At the center of the plot is a young Jane Eyre (Amelia Clarkson) who finds herself living with her aunt after her parents die.  At odds with her male cousin, her aunt feels that Jane should be put in a private school.  Fast-forward to the 17 years of age Jane (Mia Wasikowska) who escapes the confines of her dull life and finds her way to the home of the wealthy Edward Rochester (Michael Fassbender) where she takes on the job of governess.  When a romance starts between Jane and Edward, her life starts to change in a direction she did not anticipate.

Even though the age differences between Jane and Edward are distances apart, the actors are able to show the fire that burns between them.  You can see the change on Wasikowska’s innocent face when she realizes that Edward can be hers. The chemistry between the two burns a hole in the screen.

Mrs. Reed's Costume

Period costumes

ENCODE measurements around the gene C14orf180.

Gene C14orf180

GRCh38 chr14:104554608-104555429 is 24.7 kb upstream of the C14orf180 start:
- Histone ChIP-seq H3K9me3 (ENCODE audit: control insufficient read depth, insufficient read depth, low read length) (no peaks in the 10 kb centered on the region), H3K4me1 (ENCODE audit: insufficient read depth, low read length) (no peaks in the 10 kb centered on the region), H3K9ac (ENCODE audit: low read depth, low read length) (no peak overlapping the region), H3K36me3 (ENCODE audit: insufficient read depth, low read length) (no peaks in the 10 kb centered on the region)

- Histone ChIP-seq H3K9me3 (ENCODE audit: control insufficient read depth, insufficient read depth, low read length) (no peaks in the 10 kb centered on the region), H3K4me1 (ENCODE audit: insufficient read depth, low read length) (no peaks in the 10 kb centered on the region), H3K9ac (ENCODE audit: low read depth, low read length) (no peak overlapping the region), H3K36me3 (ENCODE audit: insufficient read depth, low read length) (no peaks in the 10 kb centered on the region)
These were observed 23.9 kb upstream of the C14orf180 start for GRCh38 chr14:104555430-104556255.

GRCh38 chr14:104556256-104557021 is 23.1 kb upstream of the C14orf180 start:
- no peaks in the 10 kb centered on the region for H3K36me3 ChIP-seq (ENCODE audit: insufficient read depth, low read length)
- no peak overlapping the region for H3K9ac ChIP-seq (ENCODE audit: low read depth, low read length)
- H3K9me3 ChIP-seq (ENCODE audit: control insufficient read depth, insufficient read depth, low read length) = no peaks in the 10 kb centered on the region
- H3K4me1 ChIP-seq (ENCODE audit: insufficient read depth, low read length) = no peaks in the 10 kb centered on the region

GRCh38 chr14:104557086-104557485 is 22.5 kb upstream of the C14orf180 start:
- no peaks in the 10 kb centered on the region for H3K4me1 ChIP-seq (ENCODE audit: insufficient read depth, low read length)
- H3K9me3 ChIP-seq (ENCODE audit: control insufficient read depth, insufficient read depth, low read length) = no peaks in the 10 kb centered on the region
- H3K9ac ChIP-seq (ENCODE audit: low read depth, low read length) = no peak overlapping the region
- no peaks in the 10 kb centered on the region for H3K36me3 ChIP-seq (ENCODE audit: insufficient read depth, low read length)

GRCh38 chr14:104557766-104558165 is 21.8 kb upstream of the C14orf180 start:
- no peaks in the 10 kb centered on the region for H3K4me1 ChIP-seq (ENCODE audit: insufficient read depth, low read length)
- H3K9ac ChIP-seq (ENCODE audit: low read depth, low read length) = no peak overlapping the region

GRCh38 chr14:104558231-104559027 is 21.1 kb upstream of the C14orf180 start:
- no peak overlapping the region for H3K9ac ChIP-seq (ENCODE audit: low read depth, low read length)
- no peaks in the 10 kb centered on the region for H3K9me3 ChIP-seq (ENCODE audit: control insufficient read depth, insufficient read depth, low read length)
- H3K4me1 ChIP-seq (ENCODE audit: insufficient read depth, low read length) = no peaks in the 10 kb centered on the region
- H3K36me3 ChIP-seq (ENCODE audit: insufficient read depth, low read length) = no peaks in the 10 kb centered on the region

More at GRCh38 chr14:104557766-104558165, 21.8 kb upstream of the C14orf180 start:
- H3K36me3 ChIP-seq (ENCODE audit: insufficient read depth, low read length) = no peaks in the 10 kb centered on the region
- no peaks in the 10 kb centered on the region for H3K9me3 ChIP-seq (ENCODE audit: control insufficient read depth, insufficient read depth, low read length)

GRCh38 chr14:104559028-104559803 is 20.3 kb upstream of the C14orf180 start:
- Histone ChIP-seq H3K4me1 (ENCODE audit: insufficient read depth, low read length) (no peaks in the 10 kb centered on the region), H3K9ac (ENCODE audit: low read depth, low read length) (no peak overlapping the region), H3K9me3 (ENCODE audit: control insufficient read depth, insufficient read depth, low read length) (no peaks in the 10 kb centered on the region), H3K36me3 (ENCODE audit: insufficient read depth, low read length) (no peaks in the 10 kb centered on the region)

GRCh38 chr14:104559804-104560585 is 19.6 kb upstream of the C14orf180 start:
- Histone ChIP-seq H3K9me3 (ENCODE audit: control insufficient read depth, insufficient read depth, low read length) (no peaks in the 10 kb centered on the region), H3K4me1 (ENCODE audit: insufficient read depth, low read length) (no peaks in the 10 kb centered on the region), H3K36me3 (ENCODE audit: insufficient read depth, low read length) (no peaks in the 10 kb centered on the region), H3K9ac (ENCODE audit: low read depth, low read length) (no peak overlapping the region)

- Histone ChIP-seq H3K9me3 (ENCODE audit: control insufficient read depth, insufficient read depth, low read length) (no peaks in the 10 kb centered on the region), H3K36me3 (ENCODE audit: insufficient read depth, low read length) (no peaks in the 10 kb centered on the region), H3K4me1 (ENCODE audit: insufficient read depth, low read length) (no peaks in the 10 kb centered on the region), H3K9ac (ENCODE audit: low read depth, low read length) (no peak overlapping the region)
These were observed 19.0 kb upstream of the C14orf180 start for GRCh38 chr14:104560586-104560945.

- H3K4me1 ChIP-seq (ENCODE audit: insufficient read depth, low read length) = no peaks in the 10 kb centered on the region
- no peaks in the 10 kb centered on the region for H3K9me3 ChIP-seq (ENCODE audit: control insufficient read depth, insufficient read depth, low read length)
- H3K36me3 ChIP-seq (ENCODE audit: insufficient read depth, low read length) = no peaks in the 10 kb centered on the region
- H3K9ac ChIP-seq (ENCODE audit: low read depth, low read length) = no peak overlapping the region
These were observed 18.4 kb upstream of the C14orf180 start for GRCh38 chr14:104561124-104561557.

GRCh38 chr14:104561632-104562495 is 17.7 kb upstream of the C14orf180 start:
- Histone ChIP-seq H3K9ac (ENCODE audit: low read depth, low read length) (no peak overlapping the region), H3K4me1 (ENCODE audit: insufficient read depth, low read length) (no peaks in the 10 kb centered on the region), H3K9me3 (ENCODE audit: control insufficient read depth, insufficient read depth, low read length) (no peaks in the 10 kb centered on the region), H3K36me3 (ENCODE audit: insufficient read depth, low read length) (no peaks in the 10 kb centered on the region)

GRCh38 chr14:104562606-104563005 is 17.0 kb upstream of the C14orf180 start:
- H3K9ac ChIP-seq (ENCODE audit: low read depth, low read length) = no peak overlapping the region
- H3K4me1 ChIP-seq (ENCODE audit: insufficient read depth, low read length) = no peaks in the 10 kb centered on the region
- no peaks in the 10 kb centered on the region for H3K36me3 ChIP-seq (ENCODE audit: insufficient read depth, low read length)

Riding outfit

 

The costuming and sets are a major part of the story and here no expense has been spared to provide the look and flavor of the early English period.  The camera captures every bit of the countryside, the worn English manor and the clothes that are as important to the entertainment as the actors.  The camera lens even instills a cold damp feeling during Jane’s trek through an unforgiving forest during a horrendous rainstorm.  Jane Eyre is a feeling and director Cary Fukunaga (Sin Nombre) provides the complete experience from script to actor to the big screen.

Jane Eyre has been produced some seventeen times on television and film starting as far back as 1914 according to the International Movie Data Base.  But with today’s technology, special cameras and creative sets, I found this Jane Eyre to be the amazingly good.

The film is rated PG-13 for some thematic elements including a nude image in a painting and brief violent content.

FINAL ANALYSIS:  A classy look at an old plot. (A-)

HEMINGWAY’S GARDEN OF EDEN review by Alyn Darnay

December 10th, 2010 No comments

gardenofeden_smallposterReview by Alyn Darnay

Directed by:  John Irvin

Staring: Jack Huston (Boardwalk Empire), Mena Suvari (American Beauty), Caterina Murino (Casino Royale), Richard E. Grant (Gosford Park), Matthew Modine (Full Metal Jacket)